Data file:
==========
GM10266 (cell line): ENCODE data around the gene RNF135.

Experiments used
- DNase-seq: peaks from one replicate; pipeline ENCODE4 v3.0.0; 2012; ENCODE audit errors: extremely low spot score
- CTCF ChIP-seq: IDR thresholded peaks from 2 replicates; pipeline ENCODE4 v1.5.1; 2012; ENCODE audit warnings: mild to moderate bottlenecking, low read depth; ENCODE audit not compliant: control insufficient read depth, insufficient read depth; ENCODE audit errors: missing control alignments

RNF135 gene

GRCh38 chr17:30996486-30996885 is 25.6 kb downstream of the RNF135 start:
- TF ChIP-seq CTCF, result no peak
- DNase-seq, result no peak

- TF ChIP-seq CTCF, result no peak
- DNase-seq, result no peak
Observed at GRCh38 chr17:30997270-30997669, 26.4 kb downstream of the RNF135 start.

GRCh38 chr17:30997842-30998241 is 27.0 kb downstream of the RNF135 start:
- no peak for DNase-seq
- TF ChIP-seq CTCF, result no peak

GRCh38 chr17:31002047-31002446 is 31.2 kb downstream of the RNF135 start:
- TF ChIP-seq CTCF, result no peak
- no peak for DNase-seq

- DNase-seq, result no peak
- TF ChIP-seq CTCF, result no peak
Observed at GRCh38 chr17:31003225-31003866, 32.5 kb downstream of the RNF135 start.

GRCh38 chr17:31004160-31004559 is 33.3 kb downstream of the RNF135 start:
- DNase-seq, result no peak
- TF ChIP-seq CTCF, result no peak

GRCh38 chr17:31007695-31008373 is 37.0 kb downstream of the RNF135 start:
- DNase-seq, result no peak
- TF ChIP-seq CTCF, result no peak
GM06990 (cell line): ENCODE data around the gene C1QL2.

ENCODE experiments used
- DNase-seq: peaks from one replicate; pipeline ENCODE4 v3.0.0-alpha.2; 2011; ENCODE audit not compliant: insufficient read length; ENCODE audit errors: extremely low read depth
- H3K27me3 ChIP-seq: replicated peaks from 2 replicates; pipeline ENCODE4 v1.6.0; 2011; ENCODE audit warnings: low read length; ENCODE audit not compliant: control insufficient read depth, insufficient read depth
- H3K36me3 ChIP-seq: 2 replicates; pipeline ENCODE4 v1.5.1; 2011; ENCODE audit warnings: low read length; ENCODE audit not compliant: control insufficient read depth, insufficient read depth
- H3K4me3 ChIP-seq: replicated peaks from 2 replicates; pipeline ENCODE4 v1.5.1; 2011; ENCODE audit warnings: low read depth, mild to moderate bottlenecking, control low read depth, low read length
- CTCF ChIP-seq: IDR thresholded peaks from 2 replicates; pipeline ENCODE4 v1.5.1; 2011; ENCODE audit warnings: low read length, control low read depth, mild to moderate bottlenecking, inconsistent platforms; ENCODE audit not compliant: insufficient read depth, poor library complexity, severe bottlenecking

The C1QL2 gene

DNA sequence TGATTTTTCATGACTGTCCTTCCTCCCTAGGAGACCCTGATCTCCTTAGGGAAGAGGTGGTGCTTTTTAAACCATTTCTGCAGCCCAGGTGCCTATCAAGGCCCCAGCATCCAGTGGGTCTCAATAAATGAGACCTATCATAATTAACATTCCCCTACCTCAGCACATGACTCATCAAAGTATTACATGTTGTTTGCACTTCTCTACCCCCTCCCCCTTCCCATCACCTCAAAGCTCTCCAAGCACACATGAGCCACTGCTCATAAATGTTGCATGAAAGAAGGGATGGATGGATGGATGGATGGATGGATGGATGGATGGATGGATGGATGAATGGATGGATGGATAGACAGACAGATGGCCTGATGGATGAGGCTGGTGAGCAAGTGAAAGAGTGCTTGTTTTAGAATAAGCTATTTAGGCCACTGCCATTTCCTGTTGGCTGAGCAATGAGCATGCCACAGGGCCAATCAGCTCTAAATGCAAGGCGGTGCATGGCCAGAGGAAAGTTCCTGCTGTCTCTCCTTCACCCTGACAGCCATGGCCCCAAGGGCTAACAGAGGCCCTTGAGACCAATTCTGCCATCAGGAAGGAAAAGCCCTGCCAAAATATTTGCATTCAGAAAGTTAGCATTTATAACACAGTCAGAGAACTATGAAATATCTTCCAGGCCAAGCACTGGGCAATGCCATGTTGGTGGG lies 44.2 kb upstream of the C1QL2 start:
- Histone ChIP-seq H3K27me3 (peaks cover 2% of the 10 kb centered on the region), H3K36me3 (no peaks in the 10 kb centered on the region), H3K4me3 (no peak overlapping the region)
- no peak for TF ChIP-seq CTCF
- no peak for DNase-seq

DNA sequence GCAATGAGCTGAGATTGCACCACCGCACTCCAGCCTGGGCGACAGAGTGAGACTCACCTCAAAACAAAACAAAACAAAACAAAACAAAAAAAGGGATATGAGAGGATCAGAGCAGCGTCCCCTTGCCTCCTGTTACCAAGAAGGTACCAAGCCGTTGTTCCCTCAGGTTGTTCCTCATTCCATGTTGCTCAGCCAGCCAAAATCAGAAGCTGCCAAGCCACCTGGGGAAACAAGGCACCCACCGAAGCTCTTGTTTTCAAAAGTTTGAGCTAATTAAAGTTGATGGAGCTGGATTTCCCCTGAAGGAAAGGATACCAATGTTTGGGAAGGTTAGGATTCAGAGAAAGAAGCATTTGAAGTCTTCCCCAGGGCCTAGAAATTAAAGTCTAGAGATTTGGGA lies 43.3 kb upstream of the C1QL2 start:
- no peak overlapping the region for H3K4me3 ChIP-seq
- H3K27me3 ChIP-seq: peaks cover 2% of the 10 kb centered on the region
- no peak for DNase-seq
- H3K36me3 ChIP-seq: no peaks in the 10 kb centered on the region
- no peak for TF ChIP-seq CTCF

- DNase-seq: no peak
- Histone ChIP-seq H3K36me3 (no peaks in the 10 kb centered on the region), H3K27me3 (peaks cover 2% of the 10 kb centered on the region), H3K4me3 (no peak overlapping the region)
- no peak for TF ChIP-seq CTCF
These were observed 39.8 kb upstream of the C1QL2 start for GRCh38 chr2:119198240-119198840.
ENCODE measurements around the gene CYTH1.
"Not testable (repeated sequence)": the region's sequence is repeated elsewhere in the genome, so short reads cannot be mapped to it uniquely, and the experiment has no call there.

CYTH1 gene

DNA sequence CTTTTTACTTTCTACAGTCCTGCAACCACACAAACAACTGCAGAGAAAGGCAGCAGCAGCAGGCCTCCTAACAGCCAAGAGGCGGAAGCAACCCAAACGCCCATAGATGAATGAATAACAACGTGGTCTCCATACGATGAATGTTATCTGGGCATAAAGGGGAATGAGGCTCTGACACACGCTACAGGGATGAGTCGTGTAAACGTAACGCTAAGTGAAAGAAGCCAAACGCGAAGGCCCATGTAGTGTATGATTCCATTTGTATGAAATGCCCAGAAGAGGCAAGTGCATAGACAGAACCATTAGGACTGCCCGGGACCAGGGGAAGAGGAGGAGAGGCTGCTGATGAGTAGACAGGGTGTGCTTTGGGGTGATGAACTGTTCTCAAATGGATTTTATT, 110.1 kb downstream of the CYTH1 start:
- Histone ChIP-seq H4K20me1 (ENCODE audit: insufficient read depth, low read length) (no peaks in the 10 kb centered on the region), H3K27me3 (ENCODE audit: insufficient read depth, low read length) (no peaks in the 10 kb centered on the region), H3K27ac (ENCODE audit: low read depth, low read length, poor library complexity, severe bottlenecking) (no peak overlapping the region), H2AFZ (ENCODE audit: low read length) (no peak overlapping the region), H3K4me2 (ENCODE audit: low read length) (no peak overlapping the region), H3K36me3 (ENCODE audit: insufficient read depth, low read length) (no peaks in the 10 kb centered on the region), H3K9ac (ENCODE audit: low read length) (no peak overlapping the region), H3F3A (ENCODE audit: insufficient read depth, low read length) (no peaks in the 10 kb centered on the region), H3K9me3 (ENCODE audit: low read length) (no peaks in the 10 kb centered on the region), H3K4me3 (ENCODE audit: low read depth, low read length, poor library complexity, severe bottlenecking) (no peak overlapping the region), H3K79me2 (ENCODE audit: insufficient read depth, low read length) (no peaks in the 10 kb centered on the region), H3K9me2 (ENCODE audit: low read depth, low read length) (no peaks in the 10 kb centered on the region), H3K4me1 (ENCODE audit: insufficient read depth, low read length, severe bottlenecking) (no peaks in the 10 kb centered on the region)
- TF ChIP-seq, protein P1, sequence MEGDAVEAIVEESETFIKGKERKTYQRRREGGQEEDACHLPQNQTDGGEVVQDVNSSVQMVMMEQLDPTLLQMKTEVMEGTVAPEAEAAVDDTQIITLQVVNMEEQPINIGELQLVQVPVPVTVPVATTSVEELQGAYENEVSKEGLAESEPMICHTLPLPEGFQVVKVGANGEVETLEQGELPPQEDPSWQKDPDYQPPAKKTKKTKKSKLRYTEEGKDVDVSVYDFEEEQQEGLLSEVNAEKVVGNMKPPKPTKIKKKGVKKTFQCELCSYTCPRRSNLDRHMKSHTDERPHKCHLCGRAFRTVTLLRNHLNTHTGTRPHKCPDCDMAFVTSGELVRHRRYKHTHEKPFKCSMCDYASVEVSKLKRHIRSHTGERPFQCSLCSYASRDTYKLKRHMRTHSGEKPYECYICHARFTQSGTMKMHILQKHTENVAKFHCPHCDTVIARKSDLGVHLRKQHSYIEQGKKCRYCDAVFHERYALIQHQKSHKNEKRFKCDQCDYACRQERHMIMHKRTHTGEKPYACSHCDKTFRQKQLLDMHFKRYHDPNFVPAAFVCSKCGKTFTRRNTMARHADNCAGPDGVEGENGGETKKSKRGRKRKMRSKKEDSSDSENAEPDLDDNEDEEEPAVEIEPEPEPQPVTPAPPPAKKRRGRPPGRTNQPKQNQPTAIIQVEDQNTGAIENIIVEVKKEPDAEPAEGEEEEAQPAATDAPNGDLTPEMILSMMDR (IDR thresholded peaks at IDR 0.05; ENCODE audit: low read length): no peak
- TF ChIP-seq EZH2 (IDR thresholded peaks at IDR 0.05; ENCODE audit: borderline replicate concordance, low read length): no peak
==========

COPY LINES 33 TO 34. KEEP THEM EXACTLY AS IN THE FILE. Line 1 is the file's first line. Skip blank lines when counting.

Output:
- CTCF ChIP-seq: IDR thresholded peaks from 2 replicates; pipeline ENCODE4 v1.5.1; 2011; ENCODE audit warnings: low read length, control low read depth, mild to moderate bottlenecking, inconsistent platforms; ENCODE audit not compliant: insufficient read depth, poor library complexity, severe bottlenecking

The C1QL2 gene